Somehow, I escaped reading To Kill a Mockingbird in high school and read it for the first time on my own in college. Picking it up proved to be fortuitous; not only did I love the novel, but Iâ€™ve also taught To Kill a Mockingbird maybe ten times since that first read.
Truthfully, it is a joy to teach, but depending on the group of students, it can also be a bit frustrating. Students who live a fast-paced life and who embrace the â€œReading is boringâ€ mantra sometimes equate reading To Kill a Mockingbird with watching paint dry. Simply put, they donâ€™t see much of anything extraordinary in the novel. Some of you are aghast, I know. (And some of you perhaps agree, I know. Itâ€™s okay, I still love you.)
This year, one student came into class declaring, â€œI hate this book, and my parents said they hate this book.â€ Then she asked, â€œIf so many people hate it, why do we still read it?â€ Never mind that it won the Pulitzer, or more to her point, that it reportedly sells about a million copies a year despite being first published over fifty years ago.
This is the sort of attitude I have to wrestle with while teaching many works like To Kill a Mockingbird, all while reading through the lens of an educator whoâ€™s been commissioned to â€œteach literature.â€ While the challenge of this task can be fascinating, in my mind, the story itself often begins to get crowded out.
So, Iâ€™d been toying with an idea ever since we finished To Kill a Mockingbird two or three weeks ago. What if I read it again, I kept thinking, this time just for the sake of reading it? What if I read for myself, for the sake of the story, just to engross myself in Leeâ€™s voice, just to hear the story again apart from any literary dissection? The idea seemed almost audacious; as much as I love reading, to spend that many hours reading a book that wasnâ€™t for any of my classes, that wasnâ€™t for any of my kids, that wasnâ€™t for any sort of professional development, but that was a book Iâ€™d already read countless times? After all, Iâ€™m one of those people who could read 24/7 until Iâ€™m a hundred and hardly scratch the surface of what Iâ€™d like to read in this lifetime.
As a case in point, I submit to you my nightstand. At any given time, it is stacked with books that fill one of the above-mentioned reading requirements. Current titles include Marilynne Robinsonâ€™s Lila (one of my favorite authors), Brett Lottâ€™s Before We Get Started (a writing memoir swiped from my dad), Douglas Fisherâ€™s Text Complexity: Raising Rigor in Reading (for reading professionals), Brando Skyhorseâ€™s The Madonnas of Echo Park (snagged for a buck and a quarter at my last bookstore visit), L.M. Montgomeryâ€™s Anne of Green Gables (trying to figure out when Baby-Girl will be ready for it), Robert Louis Stevensonâ€™s Treasure Island (seventh gradeâ€™s next read), Katy Simpson Smithâ€™s The Story of Land and Sea (grabbed off a library shelf when I saw the setting involves the coastal town of Beaufort, North Carolina), J.R.R. Tolkienâ€™s Lord of the Rings trilogy (my oldest son and I are reading it together), and Louis Sacharâ€™s Holes (looking at starting it with my younger two children).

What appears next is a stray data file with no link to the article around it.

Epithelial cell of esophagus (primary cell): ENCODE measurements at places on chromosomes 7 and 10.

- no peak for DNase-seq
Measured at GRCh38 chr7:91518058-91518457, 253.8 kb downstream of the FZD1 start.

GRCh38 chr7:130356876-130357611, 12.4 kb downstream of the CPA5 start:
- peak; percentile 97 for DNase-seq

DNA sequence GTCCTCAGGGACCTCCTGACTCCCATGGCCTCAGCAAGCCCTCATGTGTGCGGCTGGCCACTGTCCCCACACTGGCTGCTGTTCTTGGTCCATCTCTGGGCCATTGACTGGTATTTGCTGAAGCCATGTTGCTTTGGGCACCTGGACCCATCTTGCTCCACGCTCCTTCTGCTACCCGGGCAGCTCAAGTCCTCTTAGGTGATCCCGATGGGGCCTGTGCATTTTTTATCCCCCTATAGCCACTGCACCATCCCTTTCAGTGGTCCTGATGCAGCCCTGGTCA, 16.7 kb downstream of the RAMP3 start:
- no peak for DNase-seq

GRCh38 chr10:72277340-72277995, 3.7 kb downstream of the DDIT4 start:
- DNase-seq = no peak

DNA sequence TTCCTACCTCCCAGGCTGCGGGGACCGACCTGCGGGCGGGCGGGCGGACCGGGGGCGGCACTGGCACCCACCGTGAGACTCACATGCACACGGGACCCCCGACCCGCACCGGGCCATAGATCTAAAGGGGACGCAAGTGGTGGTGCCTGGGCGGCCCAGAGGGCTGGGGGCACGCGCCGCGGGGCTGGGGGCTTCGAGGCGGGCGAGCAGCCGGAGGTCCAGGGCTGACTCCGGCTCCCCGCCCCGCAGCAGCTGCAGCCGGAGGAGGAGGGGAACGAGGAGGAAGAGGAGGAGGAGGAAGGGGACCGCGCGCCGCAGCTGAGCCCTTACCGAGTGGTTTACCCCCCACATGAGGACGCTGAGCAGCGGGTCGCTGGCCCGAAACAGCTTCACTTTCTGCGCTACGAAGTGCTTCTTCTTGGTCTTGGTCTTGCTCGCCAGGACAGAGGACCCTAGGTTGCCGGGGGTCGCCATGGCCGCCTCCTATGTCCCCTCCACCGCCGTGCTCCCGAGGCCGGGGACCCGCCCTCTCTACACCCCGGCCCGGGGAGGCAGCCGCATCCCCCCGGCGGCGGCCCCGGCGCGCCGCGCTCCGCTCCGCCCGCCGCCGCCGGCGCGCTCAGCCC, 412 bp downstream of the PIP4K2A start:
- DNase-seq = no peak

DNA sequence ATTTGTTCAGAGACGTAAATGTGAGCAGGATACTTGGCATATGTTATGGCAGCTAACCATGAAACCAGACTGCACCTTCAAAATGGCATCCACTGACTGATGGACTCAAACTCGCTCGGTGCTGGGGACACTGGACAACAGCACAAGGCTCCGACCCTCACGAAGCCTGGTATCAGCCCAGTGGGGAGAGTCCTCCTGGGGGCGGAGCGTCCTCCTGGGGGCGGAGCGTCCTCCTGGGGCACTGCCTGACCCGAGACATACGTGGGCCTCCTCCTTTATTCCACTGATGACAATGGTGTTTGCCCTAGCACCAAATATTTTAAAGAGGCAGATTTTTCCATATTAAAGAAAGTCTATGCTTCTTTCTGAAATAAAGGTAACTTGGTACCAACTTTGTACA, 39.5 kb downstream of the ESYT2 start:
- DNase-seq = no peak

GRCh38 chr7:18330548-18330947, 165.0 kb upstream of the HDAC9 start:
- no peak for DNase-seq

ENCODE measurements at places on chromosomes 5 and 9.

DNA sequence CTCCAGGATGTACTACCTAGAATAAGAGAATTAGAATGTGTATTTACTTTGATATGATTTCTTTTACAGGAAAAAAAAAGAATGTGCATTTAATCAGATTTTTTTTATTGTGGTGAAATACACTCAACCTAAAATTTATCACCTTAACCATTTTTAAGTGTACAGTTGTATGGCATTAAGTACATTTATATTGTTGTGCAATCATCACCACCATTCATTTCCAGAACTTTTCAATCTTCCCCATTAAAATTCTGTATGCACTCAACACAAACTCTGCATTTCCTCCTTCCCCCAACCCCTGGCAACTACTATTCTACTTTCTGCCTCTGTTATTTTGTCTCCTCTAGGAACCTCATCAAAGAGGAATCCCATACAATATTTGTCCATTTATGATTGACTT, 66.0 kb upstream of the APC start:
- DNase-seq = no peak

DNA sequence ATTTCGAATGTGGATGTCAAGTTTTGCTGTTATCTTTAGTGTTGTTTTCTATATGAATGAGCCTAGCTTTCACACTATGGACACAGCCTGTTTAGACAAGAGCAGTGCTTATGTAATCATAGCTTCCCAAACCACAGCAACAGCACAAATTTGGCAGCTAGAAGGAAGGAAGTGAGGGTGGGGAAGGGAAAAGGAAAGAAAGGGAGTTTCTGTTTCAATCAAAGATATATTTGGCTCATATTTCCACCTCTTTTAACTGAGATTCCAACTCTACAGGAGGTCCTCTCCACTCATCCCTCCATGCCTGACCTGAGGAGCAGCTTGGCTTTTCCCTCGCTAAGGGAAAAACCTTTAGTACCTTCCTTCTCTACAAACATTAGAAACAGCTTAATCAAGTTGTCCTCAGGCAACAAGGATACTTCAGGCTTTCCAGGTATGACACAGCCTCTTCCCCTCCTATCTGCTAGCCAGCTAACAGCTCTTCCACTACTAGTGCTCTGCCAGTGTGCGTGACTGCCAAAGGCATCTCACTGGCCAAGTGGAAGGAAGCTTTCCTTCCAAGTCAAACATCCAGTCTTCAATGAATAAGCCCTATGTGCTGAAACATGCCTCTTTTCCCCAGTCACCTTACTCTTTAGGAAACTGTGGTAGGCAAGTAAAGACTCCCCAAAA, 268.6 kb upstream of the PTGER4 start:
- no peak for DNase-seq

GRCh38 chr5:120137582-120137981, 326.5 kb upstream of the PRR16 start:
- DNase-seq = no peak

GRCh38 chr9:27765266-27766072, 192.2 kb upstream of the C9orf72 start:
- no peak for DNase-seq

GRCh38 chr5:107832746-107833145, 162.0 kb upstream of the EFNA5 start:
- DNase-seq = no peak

And so the list goes on.
And then there are the to-be-read books on my Kindle. 🙂
Yet there I was, wanting to read To Kill a Mockingbird, a book Iâ€™ve read and taught over and again. It seemed so extravagant, so self-indulgent, so myopic given my other interests and choices.
Then, during a recent social gathering, I overheard a conversation between two friends about the book. One had recently read it for the first time, and was fresh with his discovery and his admiration. I listened to them talk, their conversation laden with little of what often dictates mine.
I walked away from that conversation and knew it was time. It was time to do it now, I knew, when I was ten months away from teaching it again, at the time Iâ€™d be most able to turn off my teacherâ€™s mind to the gazillion things students should be looking for, contemplating on, and writing about with To Kill a Mockingbird. It was time to read something Iâ€™ve loved and taught for all these years, this time just for the sake of the story. G.K. Chesterton describes what I was craving as â€œthe mere brute pleasure of readingâ€”the sort of pleasure a cow must have in grazing.â€ That was the pleasure I sought.
And so yesterday afternoon, I sat down in my hammock by the edge of the salt marsh, opened my copy now worn from years of instruction, and began to graze, for â€œthe mere brute pleasure of reading.â€